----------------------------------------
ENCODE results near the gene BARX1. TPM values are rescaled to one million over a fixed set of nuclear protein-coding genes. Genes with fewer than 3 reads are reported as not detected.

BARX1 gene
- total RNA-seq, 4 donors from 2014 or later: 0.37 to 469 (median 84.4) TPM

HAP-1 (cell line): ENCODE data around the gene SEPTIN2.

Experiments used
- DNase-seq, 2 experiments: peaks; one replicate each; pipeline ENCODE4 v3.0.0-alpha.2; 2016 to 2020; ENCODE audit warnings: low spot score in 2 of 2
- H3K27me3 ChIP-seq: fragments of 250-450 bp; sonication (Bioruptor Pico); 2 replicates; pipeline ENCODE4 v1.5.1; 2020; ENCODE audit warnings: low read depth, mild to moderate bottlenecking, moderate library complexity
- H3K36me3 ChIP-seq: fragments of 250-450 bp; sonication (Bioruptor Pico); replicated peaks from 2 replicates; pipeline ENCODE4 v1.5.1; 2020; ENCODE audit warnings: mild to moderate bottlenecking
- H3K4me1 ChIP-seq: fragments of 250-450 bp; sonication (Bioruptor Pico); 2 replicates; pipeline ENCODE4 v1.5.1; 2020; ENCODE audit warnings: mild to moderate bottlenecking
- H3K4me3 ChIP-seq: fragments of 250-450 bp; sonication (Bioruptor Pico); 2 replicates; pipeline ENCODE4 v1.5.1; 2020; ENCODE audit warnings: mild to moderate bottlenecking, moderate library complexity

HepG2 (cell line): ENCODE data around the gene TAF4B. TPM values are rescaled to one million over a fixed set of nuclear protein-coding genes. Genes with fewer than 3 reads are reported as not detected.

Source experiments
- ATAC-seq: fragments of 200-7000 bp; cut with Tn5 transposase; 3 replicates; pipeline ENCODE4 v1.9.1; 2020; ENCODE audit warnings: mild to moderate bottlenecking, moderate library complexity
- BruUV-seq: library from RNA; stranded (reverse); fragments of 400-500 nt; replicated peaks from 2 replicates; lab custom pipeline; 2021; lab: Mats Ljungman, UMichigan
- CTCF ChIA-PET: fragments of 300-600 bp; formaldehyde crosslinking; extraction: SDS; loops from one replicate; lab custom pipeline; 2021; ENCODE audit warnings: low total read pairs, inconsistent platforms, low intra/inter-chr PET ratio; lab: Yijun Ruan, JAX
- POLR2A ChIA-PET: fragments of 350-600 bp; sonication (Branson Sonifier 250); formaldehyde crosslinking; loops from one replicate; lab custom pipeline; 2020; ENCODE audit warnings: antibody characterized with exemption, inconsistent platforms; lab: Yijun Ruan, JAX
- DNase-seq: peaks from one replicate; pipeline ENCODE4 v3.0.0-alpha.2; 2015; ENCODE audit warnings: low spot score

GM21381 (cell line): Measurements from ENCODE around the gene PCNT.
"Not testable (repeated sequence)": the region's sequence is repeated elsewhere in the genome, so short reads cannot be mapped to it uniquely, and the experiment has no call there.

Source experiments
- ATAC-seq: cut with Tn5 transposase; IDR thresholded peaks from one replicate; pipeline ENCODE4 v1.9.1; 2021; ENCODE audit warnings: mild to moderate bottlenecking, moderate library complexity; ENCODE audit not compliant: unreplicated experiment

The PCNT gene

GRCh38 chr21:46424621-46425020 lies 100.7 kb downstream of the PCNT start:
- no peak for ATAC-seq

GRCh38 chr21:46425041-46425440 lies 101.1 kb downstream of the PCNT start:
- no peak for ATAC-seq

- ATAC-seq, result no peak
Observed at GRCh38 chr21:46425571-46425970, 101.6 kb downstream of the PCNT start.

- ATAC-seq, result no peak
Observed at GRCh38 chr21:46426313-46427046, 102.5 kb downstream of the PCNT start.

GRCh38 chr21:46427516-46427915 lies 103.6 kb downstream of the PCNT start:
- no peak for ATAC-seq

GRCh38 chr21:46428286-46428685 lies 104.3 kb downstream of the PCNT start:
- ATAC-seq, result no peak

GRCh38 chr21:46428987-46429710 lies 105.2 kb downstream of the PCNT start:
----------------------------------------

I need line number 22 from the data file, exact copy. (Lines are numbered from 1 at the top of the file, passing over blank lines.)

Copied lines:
The PCNT gene